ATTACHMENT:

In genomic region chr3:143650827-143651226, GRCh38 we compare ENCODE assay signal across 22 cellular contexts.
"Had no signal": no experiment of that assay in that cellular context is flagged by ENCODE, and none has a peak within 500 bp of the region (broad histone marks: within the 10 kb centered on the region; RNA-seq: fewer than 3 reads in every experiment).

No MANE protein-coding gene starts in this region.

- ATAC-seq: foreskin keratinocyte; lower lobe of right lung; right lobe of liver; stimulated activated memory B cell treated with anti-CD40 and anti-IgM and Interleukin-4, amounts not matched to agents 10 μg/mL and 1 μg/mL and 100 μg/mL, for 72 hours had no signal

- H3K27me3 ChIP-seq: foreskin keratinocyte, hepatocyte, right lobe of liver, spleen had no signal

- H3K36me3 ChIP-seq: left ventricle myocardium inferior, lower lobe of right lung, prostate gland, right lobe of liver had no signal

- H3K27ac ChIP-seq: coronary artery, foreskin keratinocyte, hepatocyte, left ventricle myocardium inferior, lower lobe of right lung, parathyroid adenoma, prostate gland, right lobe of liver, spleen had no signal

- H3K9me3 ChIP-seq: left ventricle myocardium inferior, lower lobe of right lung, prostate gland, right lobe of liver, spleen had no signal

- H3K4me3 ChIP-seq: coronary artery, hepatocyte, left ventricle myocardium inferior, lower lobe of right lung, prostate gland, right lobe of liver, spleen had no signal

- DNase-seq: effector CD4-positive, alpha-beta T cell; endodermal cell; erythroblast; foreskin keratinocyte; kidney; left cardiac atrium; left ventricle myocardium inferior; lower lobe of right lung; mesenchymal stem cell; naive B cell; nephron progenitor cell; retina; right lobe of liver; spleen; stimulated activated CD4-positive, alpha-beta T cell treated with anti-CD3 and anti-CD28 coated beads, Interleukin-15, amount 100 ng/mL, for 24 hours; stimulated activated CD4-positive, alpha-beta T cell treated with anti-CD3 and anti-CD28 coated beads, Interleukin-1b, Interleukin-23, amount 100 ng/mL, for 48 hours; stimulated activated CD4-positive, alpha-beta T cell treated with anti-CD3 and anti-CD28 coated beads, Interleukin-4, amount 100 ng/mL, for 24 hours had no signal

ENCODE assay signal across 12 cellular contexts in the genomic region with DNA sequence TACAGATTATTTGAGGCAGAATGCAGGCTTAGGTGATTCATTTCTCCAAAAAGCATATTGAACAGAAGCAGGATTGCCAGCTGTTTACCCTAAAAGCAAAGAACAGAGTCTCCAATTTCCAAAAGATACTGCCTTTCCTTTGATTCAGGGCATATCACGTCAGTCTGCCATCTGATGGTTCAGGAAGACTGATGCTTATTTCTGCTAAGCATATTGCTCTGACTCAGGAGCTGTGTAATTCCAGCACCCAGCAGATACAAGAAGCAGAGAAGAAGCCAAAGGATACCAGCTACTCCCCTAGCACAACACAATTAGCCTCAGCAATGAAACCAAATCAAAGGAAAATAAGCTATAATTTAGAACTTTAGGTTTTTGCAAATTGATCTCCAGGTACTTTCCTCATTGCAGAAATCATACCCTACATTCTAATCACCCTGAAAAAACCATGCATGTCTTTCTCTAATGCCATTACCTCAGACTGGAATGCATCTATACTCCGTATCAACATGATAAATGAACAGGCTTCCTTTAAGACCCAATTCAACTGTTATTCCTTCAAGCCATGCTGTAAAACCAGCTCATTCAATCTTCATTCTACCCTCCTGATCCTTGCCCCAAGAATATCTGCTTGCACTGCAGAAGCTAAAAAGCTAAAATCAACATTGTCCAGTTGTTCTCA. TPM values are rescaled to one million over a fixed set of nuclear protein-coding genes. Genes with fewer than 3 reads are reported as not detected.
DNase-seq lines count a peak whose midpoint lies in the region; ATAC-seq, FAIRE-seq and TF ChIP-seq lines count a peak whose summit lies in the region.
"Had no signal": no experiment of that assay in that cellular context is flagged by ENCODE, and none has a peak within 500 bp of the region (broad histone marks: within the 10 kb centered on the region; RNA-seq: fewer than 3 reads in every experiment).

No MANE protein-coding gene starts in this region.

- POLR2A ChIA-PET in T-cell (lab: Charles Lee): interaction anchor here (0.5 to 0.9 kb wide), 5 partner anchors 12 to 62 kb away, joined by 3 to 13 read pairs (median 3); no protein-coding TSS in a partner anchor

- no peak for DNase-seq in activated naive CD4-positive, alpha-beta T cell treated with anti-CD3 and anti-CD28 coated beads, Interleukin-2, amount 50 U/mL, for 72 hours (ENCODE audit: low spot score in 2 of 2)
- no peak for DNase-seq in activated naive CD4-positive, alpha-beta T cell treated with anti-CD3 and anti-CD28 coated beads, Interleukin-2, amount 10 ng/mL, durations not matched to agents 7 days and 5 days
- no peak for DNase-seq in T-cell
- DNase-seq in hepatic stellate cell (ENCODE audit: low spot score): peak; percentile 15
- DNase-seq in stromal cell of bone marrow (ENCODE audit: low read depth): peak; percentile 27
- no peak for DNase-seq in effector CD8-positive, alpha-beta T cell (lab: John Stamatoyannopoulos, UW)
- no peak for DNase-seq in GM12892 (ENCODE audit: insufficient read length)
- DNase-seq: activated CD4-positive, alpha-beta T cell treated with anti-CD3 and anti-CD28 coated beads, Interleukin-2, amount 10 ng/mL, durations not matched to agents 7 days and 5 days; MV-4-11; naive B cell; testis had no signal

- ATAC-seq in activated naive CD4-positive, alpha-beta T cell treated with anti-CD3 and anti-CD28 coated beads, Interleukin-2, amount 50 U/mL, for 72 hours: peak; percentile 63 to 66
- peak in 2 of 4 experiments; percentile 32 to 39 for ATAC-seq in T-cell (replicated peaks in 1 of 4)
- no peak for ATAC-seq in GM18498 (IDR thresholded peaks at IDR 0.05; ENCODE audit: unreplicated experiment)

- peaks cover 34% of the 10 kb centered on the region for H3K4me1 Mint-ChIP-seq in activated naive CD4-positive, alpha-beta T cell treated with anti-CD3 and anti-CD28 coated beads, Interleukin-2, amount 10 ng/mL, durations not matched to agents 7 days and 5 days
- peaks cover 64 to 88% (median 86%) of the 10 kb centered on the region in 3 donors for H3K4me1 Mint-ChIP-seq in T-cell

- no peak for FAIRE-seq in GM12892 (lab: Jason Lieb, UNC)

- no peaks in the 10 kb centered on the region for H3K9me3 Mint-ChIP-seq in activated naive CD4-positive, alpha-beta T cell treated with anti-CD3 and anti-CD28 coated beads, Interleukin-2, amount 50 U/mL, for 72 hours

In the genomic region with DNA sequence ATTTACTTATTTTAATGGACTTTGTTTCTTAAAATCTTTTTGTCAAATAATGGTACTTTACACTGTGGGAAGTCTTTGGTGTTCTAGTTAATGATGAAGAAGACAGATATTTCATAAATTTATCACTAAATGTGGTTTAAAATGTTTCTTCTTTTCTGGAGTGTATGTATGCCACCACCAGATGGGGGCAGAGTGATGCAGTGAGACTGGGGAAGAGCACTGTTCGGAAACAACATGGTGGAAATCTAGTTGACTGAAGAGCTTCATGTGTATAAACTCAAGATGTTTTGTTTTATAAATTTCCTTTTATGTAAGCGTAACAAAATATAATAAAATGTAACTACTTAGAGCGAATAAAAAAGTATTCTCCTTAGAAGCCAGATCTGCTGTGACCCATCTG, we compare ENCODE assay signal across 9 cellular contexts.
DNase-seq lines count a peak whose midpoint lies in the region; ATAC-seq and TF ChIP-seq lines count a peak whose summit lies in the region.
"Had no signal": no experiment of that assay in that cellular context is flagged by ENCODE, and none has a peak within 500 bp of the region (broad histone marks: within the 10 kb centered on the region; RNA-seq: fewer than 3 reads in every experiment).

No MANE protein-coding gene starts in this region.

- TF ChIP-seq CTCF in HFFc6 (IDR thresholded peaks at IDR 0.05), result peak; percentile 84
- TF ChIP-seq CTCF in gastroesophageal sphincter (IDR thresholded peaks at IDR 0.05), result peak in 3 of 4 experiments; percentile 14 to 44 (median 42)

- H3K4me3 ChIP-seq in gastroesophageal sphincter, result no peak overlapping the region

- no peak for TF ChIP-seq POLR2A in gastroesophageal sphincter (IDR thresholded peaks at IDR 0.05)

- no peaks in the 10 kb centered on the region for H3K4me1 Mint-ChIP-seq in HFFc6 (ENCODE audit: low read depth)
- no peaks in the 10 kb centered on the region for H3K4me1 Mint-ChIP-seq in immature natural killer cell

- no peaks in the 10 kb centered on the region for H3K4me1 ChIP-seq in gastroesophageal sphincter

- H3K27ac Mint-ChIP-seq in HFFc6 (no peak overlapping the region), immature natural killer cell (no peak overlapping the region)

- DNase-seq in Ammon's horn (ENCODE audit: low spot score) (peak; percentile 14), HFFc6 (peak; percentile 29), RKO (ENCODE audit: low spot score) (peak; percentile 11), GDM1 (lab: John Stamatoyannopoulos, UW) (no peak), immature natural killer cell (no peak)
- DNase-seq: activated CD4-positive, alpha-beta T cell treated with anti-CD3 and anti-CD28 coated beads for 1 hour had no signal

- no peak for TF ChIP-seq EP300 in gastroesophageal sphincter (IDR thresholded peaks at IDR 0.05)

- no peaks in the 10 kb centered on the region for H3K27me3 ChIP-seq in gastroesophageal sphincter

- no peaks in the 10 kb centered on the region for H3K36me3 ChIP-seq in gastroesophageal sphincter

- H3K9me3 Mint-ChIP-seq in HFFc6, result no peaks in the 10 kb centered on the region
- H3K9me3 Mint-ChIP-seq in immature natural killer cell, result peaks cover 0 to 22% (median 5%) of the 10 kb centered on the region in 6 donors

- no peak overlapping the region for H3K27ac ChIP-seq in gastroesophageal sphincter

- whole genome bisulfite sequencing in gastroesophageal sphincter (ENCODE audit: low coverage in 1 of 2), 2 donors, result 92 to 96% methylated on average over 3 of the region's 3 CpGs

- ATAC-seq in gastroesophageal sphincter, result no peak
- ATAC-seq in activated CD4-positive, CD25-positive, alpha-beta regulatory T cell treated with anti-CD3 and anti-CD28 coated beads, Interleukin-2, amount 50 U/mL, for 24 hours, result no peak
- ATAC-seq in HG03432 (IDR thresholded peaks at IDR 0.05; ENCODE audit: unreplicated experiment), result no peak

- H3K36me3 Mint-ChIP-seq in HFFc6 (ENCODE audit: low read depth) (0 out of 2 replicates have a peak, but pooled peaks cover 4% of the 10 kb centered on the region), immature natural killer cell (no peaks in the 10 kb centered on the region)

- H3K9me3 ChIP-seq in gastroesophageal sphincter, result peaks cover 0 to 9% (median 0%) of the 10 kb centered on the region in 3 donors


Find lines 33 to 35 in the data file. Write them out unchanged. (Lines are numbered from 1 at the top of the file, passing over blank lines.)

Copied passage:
"Had no signal": no experiment of that assay in that cellular context is flagged by ENCODE, and none has a peak within 500 bp of the region (broad histone marks: within the 10 kb centered on the region; RNA-seq: fewer than 3 reads in every experiment).

No MANE protein-coding gene starts in this region.

- TF ChIP-seq CTCF in HFFc6 (IDR thresholded peaks at IDR 0.05), result peak; percentile 84